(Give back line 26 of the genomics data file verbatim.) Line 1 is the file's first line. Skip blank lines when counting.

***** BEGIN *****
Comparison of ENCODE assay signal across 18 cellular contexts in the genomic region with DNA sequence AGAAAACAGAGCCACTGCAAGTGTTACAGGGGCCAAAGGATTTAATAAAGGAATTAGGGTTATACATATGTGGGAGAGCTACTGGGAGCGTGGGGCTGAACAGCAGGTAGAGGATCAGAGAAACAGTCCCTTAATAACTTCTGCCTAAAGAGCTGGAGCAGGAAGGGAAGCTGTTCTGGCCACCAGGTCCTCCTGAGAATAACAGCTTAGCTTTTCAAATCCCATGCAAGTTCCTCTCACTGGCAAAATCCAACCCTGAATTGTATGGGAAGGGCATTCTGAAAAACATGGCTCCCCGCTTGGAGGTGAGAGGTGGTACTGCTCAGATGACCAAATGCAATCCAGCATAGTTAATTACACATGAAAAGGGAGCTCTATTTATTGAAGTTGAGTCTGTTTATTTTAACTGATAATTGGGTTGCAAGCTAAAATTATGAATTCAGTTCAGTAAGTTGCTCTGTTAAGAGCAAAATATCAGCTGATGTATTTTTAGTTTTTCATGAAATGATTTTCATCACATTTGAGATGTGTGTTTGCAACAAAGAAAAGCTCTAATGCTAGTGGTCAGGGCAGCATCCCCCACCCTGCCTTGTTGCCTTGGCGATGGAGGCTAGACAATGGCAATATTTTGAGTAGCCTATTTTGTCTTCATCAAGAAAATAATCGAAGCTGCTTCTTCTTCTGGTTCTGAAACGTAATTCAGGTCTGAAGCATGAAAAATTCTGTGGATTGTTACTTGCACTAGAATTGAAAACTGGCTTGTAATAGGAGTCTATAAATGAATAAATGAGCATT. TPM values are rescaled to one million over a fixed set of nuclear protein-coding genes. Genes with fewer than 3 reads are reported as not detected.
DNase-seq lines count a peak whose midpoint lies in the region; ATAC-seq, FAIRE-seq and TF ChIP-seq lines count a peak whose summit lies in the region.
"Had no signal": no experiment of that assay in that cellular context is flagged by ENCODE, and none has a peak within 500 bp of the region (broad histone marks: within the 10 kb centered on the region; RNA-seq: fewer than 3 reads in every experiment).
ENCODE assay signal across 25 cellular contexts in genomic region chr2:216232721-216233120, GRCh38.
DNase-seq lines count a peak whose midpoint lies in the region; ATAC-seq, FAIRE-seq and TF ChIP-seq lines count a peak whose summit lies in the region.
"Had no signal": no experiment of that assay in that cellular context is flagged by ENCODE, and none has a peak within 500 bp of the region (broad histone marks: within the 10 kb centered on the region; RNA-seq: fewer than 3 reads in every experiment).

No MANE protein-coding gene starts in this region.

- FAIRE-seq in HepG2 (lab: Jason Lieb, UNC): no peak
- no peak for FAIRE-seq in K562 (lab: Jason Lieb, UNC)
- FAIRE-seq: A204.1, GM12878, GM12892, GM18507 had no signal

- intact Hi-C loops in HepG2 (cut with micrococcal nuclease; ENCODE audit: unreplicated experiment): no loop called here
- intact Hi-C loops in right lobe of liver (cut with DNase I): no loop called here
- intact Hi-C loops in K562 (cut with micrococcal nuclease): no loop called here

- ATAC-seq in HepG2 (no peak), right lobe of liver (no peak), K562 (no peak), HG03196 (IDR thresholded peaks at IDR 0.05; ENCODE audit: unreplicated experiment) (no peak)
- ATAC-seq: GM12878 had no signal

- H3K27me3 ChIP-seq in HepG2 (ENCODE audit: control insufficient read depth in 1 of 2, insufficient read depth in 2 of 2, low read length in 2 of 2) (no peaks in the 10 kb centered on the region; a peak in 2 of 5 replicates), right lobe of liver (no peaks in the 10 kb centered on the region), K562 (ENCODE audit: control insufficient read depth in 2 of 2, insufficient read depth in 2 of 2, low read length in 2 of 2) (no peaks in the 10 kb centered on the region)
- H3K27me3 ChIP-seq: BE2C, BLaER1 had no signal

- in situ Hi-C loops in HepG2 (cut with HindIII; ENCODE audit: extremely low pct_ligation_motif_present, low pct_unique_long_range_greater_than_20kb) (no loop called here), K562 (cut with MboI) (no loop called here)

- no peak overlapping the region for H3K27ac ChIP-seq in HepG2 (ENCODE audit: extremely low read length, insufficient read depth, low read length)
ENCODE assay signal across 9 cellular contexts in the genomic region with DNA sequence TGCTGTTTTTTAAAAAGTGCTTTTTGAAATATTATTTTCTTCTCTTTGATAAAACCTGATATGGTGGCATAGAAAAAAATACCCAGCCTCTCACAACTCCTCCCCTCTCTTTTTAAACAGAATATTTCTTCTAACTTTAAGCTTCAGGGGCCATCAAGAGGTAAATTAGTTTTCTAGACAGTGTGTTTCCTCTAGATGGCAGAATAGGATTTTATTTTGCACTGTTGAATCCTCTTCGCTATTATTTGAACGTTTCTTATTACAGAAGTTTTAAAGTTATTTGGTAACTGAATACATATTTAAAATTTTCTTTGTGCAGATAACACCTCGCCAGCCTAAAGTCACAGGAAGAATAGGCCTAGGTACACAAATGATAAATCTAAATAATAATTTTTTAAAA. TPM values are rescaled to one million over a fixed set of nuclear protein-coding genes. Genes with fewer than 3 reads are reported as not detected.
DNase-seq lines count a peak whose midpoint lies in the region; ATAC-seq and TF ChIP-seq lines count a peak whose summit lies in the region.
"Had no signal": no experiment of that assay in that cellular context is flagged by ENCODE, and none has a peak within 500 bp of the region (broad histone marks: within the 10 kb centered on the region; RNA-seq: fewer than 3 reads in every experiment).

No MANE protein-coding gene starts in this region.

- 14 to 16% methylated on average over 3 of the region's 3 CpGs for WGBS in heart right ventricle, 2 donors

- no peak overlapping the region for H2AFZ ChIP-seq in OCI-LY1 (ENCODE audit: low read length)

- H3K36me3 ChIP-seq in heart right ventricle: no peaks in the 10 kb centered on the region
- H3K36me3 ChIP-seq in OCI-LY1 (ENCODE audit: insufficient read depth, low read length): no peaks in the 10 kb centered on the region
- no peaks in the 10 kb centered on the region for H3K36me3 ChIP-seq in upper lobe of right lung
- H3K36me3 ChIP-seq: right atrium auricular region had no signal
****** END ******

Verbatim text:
- H3K36me3 ChIP-seq in heart right ventricle: no peaks in the 10 kb centered on the region